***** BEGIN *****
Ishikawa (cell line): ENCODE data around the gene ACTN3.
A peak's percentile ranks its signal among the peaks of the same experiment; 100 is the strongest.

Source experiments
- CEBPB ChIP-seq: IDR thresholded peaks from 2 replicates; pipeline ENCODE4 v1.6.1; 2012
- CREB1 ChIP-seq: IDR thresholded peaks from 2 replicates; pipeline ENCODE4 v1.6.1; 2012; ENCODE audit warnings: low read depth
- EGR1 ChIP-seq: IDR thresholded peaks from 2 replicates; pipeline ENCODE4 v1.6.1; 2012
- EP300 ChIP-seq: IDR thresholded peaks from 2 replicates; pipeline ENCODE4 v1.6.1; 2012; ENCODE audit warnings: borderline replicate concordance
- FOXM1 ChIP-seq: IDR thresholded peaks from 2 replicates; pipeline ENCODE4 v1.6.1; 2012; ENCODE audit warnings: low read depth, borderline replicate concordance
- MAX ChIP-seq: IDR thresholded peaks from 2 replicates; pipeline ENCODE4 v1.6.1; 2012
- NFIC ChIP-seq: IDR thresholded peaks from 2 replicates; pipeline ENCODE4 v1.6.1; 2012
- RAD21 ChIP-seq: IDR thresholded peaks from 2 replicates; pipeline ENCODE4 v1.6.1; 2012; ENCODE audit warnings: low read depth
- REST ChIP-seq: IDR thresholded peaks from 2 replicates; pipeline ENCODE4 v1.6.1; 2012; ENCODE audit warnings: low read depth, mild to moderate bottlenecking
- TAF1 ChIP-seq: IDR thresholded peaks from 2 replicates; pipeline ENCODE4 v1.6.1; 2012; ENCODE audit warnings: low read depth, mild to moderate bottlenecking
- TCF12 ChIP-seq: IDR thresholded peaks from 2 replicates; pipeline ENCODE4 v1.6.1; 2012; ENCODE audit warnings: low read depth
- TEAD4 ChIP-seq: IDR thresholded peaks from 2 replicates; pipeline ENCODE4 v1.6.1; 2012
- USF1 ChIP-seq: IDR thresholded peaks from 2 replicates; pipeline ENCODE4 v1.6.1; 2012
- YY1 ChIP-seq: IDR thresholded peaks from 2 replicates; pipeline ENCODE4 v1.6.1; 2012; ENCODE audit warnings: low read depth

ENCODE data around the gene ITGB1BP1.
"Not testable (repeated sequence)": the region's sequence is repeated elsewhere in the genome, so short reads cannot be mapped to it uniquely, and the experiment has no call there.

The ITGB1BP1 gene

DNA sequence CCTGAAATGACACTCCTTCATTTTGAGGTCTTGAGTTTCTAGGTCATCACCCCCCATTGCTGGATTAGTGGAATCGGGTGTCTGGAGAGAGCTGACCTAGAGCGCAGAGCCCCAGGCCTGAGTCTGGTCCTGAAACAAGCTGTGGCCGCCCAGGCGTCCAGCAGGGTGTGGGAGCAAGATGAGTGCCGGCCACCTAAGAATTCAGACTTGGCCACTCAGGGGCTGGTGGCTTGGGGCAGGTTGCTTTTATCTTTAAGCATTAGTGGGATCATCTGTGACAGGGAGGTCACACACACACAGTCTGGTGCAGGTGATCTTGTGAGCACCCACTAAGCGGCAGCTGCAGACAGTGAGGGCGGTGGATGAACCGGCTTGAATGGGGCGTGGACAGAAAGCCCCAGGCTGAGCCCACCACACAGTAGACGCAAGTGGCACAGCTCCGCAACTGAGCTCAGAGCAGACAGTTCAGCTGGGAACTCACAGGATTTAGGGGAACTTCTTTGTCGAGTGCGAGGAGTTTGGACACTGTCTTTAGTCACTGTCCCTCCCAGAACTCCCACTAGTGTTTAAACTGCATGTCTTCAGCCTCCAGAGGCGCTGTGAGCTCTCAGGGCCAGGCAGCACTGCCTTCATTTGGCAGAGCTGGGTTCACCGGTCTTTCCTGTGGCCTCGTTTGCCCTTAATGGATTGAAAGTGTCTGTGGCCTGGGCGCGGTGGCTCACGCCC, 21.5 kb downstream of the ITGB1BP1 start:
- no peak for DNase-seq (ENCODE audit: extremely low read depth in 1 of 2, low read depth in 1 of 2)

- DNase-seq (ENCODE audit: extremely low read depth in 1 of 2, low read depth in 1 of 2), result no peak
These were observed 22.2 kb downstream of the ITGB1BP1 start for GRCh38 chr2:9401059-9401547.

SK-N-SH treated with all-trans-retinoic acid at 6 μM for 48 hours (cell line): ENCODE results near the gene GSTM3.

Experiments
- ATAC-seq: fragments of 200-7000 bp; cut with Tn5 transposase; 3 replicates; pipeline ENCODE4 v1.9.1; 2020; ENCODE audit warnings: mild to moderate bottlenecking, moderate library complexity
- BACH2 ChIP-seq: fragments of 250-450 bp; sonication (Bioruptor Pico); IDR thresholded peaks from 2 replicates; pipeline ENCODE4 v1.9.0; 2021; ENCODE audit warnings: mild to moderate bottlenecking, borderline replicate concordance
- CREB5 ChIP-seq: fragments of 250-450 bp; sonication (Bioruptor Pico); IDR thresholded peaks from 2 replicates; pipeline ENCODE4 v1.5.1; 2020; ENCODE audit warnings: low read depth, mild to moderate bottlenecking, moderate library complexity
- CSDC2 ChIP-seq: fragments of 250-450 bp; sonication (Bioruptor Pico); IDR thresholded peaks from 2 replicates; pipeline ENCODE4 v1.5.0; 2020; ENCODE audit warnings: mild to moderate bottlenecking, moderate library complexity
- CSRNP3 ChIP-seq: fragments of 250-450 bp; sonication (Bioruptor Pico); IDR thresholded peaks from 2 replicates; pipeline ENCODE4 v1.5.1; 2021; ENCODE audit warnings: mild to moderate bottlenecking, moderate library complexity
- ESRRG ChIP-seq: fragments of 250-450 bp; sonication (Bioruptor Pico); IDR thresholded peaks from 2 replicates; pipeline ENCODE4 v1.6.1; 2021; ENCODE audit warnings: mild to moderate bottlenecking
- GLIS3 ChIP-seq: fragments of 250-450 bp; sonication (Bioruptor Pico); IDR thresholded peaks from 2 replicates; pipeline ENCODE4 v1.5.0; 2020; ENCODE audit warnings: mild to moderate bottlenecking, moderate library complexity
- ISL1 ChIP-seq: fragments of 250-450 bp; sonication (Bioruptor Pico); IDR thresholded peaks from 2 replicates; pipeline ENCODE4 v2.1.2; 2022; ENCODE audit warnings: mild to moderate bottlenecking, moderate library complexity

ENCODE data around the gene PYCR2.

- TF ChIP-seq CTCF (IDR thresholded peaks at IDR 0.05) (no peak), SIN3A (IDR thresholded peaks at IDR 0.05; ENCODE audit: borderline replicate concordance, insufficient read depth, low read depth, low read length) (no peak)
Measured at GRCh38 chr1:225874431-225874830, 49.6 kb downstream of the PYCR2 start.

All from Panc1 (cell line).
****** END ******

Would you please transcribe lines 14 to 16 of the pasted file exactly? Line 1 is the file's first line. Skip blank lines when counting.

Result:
- TCF12 ChIP-seq: IDR thresholded peaks from 2 replicates; pipeline ENCODE4 v1.6.1; 2012; ENCODE audit warnings: low read depth
- TEAD4 ChIP-seq: IDR thresholded peaks from 2 replicates; pipeline ENCODE4 v1.6.1; 2012
- USF1 ChIP-seq: IDR thresholded peaks from 2 replicates; pipeline ENCODE4 v1.6.1; 2012